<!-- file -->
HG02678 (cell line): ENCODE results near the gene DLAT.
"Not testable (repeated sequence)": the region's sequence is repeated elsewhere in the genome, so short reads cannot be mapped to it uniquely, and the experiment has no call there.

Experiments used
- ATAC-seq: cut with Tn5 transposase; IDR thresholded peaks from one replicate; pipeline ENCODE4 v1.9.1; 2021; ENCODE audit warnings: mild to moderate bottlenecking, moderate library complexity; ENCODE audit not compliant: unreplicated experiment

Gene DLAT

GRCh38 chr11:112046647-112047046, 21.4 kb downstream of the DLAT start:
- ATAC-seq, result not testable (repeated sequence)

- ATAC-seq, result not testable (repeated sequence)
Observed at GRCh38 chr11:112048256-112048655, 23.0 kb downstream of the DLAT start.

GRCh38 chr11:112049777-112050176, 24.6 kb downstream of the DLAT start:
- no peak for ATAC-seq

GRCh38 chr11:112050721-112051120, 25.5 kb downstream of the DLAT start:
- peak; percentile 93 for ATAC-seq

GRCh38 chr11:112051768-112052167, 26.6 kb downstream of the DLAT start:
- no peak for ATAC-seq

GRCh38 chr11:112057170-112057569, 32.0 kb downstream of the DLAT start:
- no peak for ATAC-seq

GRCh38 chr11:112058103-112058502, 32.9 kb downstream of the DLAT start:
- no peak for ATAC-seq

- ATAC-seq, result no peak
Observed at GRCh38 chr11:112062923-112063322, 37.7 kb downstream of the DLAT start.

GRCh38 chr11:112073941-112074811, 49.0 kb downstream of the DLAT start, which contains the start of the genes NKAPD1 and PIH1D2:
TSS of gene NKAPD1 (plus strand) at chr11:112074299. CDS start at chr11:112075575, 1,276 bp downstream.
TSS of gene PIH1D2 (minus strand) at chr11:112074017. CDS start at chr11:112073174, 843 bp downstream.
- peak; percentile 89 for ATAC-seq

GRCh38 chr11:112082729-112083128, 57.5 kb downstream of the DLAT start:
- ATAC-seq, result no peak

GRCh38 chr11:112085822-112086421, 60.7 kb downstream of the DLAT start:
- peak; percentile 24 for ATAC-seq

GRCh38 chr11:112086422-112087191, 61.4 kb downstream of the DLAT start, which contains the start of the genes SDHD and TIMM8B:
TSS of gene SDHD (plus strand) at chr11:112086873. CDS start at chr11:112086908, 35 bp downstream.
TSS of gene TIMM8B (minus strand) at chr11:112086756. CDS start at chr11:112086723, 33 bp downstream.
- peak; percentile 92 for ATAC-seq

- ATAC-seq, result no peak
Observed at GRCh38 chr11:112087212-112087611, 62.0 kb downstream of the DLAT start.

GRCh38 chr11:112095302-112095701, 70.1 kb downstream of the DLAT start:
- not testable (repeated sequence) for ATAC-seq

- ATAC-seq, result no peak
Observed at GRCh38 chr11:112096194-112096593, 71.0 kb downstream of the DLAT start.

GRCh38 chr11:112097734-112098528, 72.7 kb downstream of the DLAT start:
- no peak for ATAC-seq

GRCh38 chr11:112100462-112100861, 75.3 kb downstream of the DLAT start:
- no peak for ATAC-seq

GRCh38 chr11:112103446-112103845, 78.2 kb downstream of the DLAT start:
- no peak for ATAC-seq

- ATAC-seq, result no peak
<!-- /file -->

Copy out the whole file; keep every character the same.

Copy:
HG02678 (cell line): ENCODE results near the gene DLAT.
"Not testable (repeated sequence)": the region's sequence is repeated elsewhere in the genome, so short reads cannot be mapped to it uniquely, and the experiment has no call there.

Experiments used
- ATAC-seq: cut with Tn5 transposase; IDR thresholded peaks from one replicate; pipeline ENCODE4 v1.9.1; 2021; ENCODE audit warnings: mild to moderate bottlenecking, moderate library complexity; ENCODE audit not compliant: unreplicated experiment

Gene DLAT

GRCh38 chr11:112046647-112047046, 21.4 kb downstream of the DLAT start:
- ATAC-seq, result not testable (repeated sequence)

- ATAC-seq, result not testable (repeated sequence)
Observed at GRCh38 chr11:112048256-112048655, 23.0 kb downstream of the DLAT start.

GRCh38 chr11:112049777-112050176, 24.6 kb downstream of the DLAT start:
- no peak for ATAC-seq

GRCh38 chr11:112050721-112051120, 25.5 kb downstream of the DLAT start:
- peak; percentile 93 for ATAC-seq

GRCh38 chr11:112051768-112052167, 26.6 kb downstream of the DLAT start:
- no peak for ATAC-seq

GRCh38 chr11:112057170-112057569, 32.0 kb downstream of the DLAT start:
- no peak for ATAC-seq

GRCh38 chr11:112058103-112058502, 32.9 kb downstream of the DLAT start:
- no peak for ATAC-seq

- ATAC-seq, result no peak
Observed at GRCh38 chr11:112062923-112063322, 37.7 kb downstream of the DLAT start.

GRCh38 chr11:112073941-112074811, 49.0 kb downstream of the DLAT start, which contains the start of the genes NKAPD1 and PIH1D2:
TSS of gene NKAPD1 (plus strand) at chr11:112074299. CDS start at chr11:112075575, 1,276 bp downstream.
TSS of gene PIH1D2 (minus strand) at chr11:112074017. CDS start at chr11:112073174, 843 bp downstream.
- peak; percentile 89 for ATAC-seq

GRCh38 chr11:112082729-112083128, 57.5 kb downstream of the DLAT start:
- ATAC-seq, result no peak

GRCh38 chr11:112085822-112086421, 60.7 kb downstream of the DLAT start:
- peak; percentile 24 for ATAC-seq

GRCh38 chr11:112086422-112087191, 61.4 kb downstream of the DLAT start, which contains the start of the genes SDHD and TIMM8B:
TSS of gene SDHD (plus strand) at chr11:112086873. CDS start at chr11:112086908, 35 bp downstream.
TSS of gene TIMM8B (minus strand) at chr11:112086756. CDS start at chr11:112086723, 33 bp downstream.
- peak; percentile 92 for ATAC-seq

- ATAC-seq, result no peak
Observed at GRCh38 chr11:112087212-112087611, 62.0 kb downstream of the DLAT start.

GRCh38 chr11:112095302-112095701, 70.1 kb downstream of the DLAT start:
- not testable (repeated sequence) for ATAC-seq

- ATAC-seq, result no peak
Observed at GRCh38 chr11:112096194-112096593, 71.0 kb downstream of the DLAT start.

GRCh38 chr11:112097734-112098528, 72.7 kb downstream of the DLAT start:
- no peak for ATAC-seq

GRCh38 chr11:112100462-112100861, 75.3 kb downstream of the DLAT start:
- no peak for ATAC-seq

GRCh38 chr11:112103446-112103845, 78.2 kb downstream of the DLAT start:
- no peak for ATAC-seq

- ATAC-seq, result no peak